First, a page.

The beauty look for Rochas took a dandy-boy cue. Makeup artist Lucia Pieroni said she envisaged a “principle schoolboy meets prince charming” with a 17th-century twist thrown into the mix.
Pieroni used a new creamy burgundy-colored shadow from Clé de Peau Beauté, where she is makeup creative director. “It’s a soft, blended-out eye. But it’s supposed to look slightly tougher, a bit more sinister, less pretty,” she said. “There are gorgeous eyebrows, quite boyish and natural.”
Models’ skin was given a creamy texture, too, and their cheeks were highlighted. Lips got a lashing of nude hued lipsticks.
“It’s all very toned and soft, with a little bit of an edge,” she continued.
“At Rochas it’s a bit more done hair this time,” added Paul Hanlon. Beside the royal, aristocratic imagery, he added they also referenced a “slightly equestrian, very pulled-together woman.”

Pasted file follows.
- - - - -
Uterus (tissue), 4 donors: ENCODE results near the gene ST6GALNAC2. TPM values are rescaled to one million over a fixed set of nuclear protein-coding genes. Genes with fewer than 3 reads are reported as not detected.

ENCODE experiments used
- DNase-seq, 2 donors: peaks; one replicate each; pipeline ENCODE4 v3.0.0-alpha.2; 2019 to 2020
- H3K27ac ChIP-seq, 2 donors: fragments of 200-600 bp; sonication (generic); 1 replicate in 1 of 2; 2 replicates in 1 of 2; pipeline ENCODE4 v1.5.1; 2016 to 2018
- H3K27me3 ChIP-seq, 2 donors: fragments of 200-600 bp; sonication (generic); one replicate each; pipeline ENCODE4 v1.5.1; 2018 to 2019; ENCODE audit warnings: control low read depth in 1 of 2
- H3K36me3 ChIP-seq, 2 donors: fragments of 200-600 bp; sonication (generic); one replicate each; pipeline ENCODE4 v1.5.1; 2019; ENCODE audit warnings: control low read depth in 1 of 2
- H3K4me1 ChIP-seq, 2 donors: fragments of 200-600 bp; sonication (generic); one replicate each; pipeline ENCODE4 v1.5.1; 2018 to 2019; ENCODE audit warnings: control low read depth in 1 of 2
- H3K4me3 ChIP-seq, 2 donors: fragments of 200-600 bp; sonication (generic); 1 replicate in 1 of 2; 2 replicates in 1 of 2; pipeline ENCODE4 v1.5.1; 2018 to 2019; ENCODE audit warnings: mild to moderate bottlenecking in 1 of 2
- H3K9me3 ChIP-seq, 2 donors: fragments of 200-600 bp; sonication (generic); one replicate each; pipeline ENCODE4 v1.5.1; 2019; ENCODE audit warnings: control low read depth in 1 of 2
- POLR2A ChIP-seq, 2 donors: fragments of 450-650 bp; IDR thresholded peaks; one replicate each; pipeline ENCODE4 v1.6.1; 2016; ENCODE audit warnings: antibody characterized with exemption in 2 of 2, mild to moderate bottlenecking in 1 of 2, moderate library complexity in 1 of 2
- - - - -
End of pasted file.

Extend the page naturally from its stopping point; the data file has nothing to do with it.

Rochas’ creative director Alessandro Dell’Acqua wanted models’ hair off their faces, Hanlon explained. So their tresses were parted to the side.
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“It’s very boyish, kind of like Bowie almost [in] the front,” he described, explaining in the back of heads was fashioned a very tight low ponytail that’s rolled up on itself, like tails of Dressage horses. Then a fine net was wrapped around it to keep the shape contained.
“When they move, it looks very done,” said Hanlon.
Then the last step was looping hair around the net and elastic, and fretting a black bow higher up on models’ heads. “When you tie it, it pulls the back of the hair,” he continued. “We’re just trying to give it a little bit of refinement.”